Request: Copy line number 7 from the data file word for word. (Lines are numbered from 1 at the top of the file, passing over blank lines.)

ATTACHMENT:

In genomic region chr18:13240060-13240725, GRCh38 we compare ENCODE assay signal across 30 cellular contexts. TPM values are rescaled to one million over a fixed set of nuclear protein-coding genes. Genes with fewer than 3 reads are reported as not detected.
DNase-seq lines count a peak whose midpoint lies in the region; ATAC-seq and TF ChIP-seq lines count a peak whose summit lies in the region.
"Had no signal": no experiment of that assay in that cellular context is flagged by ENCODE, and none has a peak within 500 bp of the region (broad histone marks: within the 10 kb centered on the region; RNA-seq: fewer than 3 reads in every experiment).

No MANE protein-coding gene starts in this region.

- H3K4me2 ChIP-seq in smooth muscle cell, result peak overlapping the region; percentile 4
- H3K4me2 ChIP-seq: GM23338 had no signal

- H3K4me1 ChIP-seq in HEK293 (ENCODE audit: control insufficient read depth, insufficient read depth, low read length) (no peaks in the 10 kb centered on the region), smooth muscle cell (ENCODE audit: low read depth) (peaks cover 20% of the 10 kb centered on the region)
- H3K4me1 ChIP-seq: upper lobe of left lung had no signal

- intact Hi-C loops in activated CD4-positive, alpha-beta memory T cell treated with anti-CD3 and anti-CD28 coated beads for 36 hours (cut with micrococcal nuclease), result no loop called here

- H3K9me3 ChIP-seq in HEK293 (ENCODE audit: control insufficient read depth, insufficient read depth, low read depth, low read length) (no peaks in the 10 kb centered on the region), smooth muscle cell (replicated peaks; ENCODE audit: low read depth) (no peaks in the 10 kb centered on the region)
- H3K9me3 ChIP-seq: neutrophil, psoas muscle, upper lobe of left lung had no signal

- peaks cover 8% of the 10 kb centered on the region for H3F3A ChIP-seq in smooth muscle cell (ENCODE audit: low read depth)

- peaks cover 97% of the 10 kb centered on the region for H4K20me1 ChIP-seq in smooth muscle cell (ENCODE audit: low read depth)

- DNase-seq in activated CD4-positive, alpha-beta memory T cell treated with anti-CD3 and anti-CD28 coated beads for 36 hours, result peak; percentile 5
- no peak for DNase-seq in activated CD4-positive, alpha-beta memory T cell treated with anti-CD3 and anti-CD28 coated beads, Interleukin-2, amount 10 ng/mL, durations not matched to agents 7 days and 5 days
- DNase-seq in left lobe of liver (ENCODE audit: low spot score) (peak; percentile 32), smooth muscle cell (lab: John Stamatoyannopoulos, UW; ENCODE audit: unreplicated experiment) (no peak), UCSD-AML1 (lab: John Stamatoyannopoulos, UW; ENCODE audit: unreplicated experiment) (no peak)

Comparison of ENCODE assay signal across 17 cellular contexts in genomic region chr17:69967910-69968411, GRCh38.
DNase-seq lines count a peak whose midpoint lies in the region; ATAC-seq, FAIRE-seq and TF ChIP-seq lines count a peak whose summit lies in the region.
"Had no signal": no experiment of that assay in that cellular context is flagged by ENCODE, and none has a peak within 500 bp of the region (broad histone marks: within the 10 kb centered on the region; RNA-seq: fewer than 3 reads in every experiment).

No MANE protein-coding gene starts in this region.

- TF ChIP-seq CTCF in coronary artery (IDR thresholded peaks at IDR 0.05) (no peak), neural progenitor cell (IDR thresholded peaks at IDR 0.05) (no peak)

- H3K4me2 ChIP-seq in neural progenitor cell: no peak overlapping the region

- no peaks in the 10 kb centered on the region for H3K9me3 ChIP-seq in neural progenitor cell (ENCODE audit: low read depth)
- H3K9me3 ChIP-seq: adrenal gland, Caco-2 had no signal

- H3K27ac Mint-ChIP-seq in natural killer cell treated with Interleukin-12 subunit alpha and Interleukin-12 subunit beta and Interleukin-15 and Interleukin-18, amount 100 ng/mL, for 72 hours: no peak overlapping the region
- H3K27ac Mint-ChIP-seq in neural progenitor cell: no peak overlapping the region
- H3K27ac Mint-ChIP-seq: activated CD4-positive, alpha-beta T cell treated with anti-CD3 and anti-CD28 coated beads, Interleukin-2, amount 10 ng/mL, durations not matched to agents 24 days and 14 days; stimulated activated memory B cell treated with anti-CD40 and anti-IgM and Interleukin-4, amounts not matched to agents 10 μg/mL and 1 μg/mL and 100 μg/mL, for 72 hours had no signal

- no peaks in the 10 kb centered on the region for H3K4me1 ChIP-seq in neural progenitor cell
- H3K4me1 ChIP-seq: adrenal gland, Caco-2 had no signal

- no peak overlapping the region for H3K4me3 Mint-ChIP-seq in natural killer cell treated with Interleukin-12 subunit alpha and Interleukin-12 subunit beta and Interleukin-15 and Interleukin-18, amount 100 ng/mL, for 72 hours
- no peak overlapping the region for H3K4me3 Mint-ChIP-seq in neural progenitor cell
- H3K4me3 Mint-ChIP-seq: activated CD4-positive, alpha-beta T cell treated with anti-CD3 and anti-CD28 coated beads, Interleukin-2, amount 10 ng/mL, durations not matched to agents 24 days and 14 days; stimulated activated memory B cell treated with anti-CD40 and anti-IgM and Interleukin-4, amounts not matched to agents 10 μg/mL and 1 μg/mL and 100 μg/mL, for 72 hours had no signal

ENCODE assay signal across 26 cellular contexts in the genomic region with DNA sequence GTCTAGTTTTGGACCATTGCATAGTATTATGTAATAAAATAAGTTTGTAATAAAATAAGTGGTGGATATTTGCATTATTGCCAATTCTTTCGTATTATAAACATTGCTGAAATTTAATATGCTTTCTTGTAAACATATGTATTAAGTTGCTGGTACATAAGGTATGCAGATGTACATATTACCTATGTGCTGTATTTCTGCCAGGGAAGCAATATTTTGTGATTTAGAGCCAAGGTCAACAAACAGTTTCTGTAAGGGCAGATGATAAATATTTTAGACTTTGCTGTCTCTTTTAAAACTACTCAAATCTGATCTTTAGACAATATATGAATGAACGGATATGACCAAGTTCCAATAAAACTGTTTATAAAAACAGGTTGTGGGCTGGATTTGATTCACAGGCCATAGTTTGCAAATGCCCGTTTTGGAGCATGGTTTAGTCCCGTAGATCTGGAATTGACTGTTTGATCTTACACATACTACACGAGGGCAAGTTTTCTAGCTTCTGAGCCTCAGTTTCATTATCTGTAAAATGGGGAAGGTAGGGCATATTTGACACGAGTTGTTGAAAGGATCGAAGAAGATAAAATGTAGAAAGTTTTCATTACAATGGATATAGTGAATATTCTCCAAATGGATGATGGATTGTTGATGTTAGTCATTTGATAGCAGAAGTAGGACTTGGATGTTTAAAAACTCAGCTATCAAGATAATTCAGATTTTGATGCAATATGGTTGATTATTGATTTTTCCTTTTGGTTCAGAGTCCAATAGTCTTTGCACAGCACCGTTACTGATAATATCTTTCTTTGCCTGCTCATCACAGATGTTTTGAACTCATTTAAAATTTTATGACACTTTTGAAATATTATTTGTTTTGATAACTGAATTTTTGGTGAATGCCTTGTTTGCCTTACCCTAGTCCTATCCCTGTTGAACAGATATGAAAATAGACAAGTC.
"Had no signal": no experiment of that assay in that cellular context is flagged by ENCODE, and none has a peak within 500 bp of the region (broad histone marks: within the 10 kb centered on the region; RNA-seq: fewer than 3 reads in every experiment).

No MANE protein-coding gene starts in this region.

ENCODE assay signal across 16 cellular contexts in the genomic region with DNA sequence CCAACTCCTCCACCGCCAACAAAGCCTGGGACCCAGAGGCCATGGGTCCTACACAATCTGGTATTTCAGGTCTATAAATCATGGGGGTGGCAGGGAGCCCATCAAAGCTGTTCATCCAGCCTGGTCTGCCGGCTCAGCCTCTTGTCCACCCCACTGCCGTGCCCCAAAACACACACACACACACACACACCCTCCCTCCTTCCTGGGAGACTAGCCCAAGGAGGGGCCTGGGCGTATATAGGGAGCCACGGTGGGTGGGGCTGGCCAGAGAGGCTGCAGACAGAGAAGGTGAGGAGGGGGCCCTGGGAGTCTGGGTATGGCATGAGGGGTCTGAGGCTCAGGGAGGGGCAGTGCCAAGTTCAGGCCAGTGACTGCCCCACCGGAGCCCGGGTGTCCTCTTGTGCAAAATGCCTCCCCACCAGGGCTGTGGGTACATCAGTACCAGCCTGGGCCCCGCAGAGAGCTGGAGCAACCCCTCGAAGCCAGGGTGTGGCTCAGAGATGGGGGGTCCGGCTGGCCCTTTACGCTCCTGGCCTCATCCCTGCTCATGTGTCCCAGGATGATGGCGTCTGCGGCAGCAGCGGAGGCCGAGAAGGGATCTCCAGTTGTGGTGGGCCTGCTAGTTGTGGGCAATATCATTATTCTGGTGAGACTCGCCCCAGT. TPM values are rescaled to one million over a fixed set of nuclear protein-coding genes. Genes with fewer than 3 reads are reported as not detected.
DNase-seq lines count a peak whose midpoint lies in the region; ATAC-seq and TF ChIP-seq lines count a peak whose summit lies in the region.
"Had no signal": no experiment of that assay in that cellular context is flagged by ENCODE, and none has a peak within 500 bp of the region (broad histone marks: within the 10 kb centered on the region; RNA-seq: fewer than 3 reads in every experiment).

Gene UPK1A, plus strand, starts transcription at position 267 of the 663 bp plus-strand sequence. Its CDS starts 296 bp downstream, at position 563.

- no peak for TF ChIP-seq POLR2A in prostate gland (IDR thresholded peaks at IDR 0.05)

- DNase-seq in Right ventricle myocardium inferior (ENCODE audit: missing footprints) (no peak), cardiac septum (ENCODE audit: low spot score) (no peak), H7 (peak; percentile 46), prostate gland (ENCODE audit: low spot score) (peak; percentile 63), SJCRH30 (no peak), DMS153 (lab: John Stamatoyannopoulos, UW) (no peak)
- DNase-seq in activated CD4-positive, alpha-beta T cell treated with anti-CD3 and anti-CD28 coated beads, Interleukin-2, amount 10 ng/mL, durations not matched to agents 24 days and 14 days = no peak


- H3K4me1 ChIP-seq in HEK293 (ENCODE audit: control insufficient read depth, insufficient read depth, low read length) (no peaks in the 10 kb centered on the region), smooth muscle cell (ENCODE audit: low read depth) (peaks cover 20% of the 10 kb centered on the region)